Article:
Like in sports, in business the performance of team is not just based on the individual talents. It is also, and maybe even more, based on the global efficiency of the team. To be efficient, a team leader needs to ensure that all the team players are pulling at the same rope, towards the same direction. That first step ensures that all the energy that is spent, is used in favor of the objective and not against it. A second step is to set the team organization, in a way that each team member is in the position to deliver its maximum performance. To make this possible, a team leader has to understand the individuals’ and interpersonal dynamics of the team. Personality tests and concepts such as the Maslow’s Hierarchy of Needs and the Myers-Briggs Type Indicator are two of the most used tools used by leaders to understand and manage these dynamics.
Criteria to use when selecting a team member
An individual’s resume will tell what one can do, but it will not tell how well one will be able to do it, in a given team and situation. Team leaders have to select team members for skills but also for their potential to fit and perform well in the team. As Kris Frieswick says “companies are increasingly taking steps to ensure that the hires they make are a good fit, not only with the job description but also with the people whom they will be working” (Frieswick, 2004). While making sure that one will fit well in a work environment, it is also important to ensure that one will be motivated to perform well. “Since management is all about getting things done through others, knowing [what motivates] and how to motivate others can improve the effectiveness of the managers”. (Buhler, 2003).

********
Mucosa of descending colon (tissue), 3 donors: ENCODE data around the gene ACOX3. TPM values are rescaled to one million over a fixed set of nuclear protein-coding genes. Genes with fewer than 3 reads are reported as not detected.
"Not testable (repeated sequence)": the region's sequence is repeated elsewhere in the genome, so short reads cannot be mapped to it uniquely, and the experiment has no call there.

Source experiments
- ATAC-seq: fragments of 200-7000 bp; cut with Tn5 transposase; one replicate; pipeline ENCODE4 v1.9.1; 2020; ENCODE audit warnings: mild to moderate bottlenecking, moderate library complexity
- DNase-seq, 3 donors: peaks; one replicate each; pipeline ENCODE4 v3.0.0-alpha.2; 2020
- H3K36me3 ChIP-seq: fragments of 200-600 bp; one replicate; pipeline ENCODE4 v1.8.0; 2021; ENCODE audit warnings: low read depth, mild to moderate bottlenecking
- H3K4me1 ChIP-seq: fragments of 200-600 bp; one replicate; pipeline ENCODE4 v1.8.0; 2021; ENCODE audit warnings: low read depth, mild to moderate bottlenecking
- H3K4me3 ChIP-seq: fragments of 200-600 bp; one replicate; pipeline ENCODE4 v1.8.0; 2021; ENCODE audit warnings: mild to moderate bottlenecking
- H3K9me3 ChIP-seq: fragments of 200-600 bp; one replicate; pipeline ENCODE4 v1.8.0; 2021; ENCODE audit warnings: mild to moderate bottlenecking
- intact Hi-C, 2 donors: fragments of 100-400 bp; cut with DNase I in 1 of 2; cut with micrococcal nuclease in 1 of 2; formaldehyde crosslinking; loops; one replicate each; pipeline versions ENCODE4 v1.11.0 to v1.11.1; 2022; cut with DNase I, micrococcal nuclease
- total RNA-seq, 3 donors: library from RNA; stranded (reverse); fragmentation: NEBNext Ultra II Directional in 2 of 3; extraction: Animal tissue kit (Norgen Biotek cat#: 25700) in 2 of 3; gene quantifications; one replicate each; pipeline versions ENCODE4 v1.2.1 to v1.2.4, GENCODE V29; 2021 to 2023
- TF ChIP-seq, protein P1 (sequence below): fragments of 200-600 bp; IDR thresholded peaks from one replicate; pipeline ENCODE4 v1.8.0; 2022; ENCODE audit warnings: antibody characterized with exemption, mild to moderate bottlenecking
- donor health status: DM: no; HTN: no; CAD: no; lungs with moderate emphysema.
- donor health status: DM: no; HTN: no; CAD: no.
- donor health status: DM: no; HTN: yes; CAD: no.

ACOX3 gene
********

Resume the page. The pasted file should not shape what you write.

The selection process used in the simulation
The members selected in the simulation are Daniel Nichols, Lisa Stafford, Nicola Minelli and John Connor. They all are good performers at work, which demonstrate that put in the right situation they can achieve and exceed their objectives. They all have different levels of aptitudes in areas such as manage conflicts, communicate with others, meet a deadline, analyze and report on a situation or take the appropriate actions to solve a problem. All these aptitudes were required at different levels to complete the...
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...while “Perceivers” will keep their mind opened for new discussion and analysis.
The Maslow’s Hierarchy of Needs
As George Hayhoe says, “Abraham Maslow's theory of the hierarchy of needs holds that much of human behavior is motivated by unsatisfied needs and the lower-level needs must be satisfied before higher-level needs can be addressed.” (Hayhoe, 2004). Maslow defines the human needs in five categories, often represented as a pyramid. From the bottom, one can find the “physiological” need such as food and water. The second level is the need for “safety”, which includes physical and emotional needs for safety. The third level is the “social” need, the need to belong to a group such as family or friends. The fourth level is the need for “esteem” such as being appreciated and being confident. The fifth and last level is the need for “self-actualization”. In this highest category, the objective is to achieve a level of competency in a certain activity or mastery of a skill (Jones, 2004). It is not for individuals to feel being better than others are, is to “have peace and satisfaction in who they are and what they are capable of doing” (Jones, 2004).
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